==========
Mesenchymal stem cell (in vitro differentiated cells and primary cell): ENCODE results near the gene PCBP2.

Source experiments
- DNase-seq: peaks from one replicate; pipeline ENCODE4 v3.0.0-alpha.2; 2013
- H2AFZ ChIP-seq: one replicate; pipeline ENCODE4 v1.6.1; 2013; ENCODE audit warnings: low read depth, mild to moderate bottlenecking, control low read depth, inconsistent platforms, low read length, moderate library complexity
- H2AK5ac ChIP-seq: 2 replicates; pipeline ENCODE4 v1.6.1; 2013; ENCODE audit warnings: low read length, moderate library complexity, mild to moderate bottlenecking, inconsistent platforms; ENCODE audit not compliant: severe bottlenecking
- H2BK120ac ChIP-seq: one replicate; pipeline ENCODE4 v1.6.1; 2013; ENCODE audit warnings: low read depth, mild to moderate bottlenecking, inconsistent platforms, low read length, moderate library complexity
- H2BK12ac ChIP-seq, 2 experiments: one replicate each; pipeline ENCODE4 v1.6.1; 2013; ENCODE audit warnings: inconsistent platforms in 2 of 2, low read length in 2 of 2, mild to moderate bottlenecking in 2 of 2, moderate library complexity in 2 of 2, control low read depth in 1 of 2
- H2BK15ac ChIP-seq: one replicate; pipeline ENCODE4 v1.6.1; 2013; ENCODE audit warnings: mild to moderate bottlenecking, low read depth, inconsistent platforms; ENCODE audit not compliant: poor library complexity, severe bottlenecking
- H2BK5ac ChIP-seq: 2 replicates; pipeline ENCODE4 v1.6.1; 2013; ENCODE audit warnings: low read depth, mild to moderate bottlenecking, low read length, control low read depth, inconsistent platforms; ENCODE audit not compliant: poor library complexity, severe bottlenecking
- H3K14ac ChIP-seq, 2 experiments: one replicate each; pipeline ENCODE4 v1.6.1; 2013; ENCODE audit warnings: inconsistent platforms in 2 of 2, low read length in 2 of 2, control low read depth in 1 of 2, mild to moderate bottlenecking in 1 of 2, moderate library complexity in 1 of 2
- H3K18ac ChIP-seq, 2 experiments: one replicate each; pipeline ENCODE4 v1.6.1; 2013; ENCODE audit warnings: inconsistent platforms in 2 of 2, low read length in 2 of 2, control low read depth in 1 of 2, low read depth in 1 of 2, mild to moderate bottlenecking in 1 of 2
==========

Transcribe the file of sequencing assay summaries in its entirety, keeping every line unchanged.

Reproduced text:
Mesenchymal stem cell (in vitro differentiated cells and primary cell): ENCODE results near the gene PCBP2.

Source experiments
- DNase-seq: peaks from one replicate; pipeline ENCODE4 v3.0.0-alpha.2; 2013
- H2AFZ ChIP-seq: one replicate; pipeline ENCODE4 v1.6.1; 2013; ENCODE audit warnings: low read depth, mild to moderate bottlenecking, control low read depth, inconsistent platforms, low read length, moderate library complexity
- H2AK5ac ChIP-seq: 2 replicates; pipeline ENCODE4 v1.6.1; 2013; ENCODE audit warnings: low read length, moderate library complexity, mild to moderate bottlenecking, inconsistent platforms; ENCODE audit not compliant: severe bottlenecking
- H2BK120ac ChIP-seq: one replicate; pipeline ENCODE4 v1.6.1; 2013; ENCODE audit warnings: low read depth, mild to moderate bottlenecking, inconsistent platforms, low read length, moderate library complexity
- H2BK12ac ChIP-seq, 2 experiments: one replicate each; pipeline ENCODE4 v1.6.1; 2013; ENCODE audit warnings: inconsistent platforms in 2 of 2, low read length in 2 of 2, mild to moderate bottlenecking in 2 of 2, moderate library complexity in 2 of 2, control low read depth in 1 of 2
- H2BK15ac ChIP-seq: one replicate; pipeline ENCODE4 v1.6.1; 2013; ENCODE audit warnings: mild to moderate bottlenecking, low read depth, inconsistent platforms; ENCODE audit not compliant: poor library complexity, severe bottlenecking
- H2BK5ac ChIP-seq: 2 replicates; pipeline ENCODE4 v1.6.1; 2013; ENCODE audit warnings: low read depth, mild to moderate bottlenecking, low read length, control low read depth, inconsistent platforms; ENCODE audit not compliant: poor library complexity, severe bottlenecking
- H3K14ac ChIP-seq, 2 experiments: one replicate each; pipeline ENCODE4 v1.6.1; 2013; ENCODE audit warnings: inconsistent platforms in 2 of 2, low read length in 2 of 2, control low read depth in 1 of 2, mild to moderate bottlenecking in 1 of 2, moderate library complexity in 1 of 2
- H3K18ac ChIP-seq, 2 experiments: one replicate each; pipeline ENCODE4 v1.6.1; 2013; ENCODE audit warnings: inconsistent platforms in 2 of 2, low read length in 2 of 2, control low read depth in 1 of 2, low read depth in 1 of 2, mild to moderate bottlenecking in 1 of 2